Using a Spreadsheet to Get the Implicit Interest Rate in a Lease
To see how we do this, let’s create an example lease agreement. Company XYZ is leasing some computer hardware for six years, with payments of $5,000 paid annually at the start of each year. At the commencement of the lease, Company XYZ researches the fair value of this leased hardware and estimates it to be worth $25,000.
In our example, we’ll assume that Company XYZ is unaware of any deferred initial costs on the lessor’s part or any investment tax credits that the lessor has retained. We’ll also assume that the value of this hardware will be $0 at the end of the lease.
In the spreadsheet of your choice, create a table with four columns: Period, Fair Value, Payments, and Net Cash Flow. We start with a period of 0, as the payments are made at the beginning of each period. The Net Cash Flows reflect the receipt of the asset at the beginning of the lease, equal to the asset’s fair value.
The total of the Net Cash Flow column, the sum of the hardware asset’s estimated fair value of $25,000 plus six years of $5,000 annual payments. In this table, the IRR function returns a rate of 7.93%. This is the implied interest rate of the lease.
Why Is Finding the Implicit Rate Important?
With this example, we have seen that with the payment terms of a lease, a little bit of research to determine FV, and an Excel function, a lessee is able to quickly and easily estimate the interest rate implicit in any lease. It’s important to do these calculations for a few reasons.
Making a reasonable estimate of the implicit rate of a lease is an essential step for any company choosing whether to buy or lease an asset. The break-even point is going to be different on leases than on an outright purchase, depending on the nature of the asset. Comparing a lease’s implicit rate and the interest rate on a conventional loan provides key data in a lease vs. buy analysis.
Companies that follow the generally accepted accounting principles (GAAP) reporting standards are required to follow ASC 842. Under ASC 842, lessees must use the implicit rate to calculate a lease liability when they have all the required information from a lessor. But as we’ve seen, most of the information required to make a reasonable estimate will be in place by the time of lease inception.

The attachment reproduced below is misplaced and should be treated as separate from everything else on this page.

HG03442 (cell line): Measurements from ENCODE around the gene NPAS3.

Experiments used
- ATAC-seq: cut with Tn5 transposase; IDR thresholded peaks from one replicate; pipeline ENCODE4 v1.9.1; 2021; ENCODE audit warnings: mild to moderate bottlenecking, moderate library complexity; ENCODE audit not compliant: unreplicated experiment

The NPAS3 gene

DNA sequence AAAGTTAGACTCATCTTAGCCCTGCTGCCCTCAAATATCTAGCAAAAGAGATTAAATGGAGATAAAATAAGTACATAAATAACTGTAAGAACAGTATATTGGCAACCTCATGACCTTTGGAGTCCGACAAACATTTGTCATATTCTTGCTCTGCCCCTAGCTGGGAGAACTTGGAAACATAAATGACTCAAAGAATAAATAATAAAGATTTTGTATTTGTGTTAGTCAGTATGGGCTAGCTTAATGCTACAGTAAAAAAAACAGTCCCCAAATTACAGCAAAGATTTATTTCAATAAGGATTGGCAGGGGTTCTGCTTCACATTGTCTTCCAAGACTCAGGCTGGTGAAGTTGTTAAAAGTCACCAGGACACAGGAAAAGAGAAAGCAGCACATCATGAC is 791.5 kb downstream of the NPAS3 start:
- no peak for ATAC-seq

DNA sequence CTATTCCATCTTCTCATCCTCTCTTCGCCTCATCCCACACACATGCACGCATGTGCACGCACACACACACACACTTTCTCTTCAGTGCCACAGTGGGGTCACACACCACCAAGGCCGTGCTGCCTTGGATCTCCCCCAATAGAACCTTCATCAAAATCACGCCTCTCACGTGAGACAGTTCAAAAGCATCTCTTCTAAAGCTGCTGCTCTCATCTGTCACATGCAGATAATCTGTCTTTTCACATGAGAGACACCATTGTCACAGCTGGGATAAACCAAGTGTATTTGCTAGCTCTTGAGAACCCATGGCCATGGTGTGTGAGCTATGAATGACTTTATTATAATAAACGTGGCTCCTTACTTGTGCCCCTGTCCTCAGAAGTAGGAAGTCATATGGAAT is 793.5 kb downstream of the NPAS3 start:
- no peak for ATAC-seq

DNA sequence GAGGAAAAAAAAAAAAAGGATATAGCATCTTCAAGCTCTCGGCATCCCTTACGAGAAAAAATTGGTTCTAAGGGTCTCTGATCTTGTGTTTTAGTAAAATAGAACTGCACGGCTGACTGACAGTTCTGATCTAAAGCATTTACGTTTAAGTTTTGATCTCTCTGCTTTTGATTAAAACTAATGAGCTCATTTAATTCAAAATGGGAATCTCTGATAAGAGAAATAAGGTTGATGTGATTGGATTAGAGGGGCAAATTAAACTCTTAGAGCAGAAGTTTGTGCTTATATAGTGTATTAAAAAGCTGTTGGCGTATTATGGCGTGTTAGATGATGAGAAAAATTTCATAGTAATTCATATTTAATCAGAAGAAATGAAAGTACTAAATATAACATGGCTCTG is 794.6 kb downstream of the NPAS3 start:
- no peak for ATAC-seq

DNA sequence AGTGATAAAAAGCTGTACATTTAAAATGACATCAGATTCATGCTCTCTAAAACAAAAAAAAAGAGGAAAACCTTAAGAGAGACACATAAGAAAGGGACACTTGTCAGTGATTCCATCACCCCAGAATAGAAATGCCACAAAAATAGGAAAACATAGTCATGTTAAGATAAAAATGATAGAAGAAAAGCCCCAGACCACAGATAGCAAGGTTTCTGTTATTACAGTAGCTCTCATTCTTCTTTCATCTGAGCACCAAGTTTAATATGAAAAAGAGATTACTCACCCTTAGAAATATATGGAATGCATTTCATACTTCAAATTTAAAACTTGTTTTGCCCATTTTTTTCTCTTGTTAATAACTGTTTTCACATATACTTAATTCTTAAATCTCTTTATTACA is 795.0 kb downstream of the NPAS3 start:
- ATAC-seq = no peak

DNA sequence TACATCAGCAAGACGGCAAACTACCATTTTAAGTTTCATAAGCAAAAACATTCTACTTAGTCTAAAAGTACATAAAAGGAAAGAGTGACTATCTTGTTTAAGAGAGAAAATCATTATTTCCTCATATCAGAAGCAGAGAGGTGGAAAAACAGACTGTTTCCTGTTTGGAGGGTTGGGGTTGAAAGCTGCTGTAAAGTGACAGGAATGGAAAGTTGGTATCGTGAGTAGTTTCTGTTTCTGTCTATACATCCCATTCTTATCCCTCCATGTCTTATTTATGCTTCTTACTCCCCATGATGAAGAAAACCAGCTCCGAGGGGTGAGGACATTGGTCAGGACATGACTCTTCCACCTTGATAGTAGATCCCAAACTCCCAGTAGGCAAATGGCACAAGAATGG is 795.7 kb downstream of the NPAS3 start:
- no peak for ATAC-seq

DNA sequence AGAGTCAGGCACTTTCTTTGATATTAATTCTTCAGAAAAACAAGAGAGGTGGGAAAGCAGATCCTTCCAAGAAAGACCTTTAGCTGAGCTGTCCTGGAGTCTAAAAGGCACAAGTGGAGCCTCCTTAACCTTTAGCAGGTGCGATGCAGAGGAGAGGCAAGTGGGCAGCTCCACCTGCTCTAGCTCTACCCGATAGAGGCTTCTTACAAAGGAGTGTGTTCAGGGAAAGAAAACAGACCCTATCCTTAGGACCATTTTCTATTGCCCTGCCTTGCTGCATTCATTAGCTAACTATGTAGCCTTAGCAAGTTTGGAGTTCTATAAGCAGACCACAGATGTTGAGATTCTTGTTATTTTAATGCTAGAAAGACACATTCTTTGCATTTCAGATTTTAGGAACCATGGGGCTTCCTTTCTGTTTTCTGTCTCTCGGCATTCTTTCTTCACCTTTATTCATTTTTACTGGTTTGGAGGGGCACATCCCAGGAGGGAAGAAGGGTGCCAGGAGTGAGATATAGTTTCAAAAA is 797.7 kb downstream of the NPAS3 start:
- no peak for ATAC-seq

What If I Can’t Calculate the Implicit Rate?
If the implicit interest rate in a lease cannot be reasonably determined, ASC 842-20-30-3 allows for the lessee to use its incremental borrowing rate (IBR) instead. This is the interest rate a lessee would have to pay to borrow an amount of money equal to future lease payments in a similar economic environment on a collateralized basis over a term similar to the lease’s term.
Similarly, private companies can decide to use a risk-free discount rate for a lease as an accounting policy election. The risk-free discount rate would be based on the borrowing rate for the US Federal Government for a period comparable to the lease term. Going this route locks the company into using a risk-free rate for future leases.
How Occupier Can Help
At both private and public companies, calculating the implicit interest rate on a lease is just one component of their larger lease accounting operations. A full-featured system that manages your entire lease life cycle is needed for businesses that want to spend less time doing the legwork and devote more time to making data-driven decisions.
That’s where Occupier can help. We leverage a modern and innovative tech stack for all your commercial real estate and lease management needs. Whether it’s lease accounting, lease administration, or transaction management, our end-to-end solutions integrate with your ERP system to close the books every month, ensuring you are compliant with ASC 842 in the process.
Occupier’s solutions will free up your stakeholders to make better portfolio decisions for your business. To see how Occupier can help your business take control of your real estate portfolio and unlock opportunities within your business’s lease lifecycle, get in touch today to schedule a demo.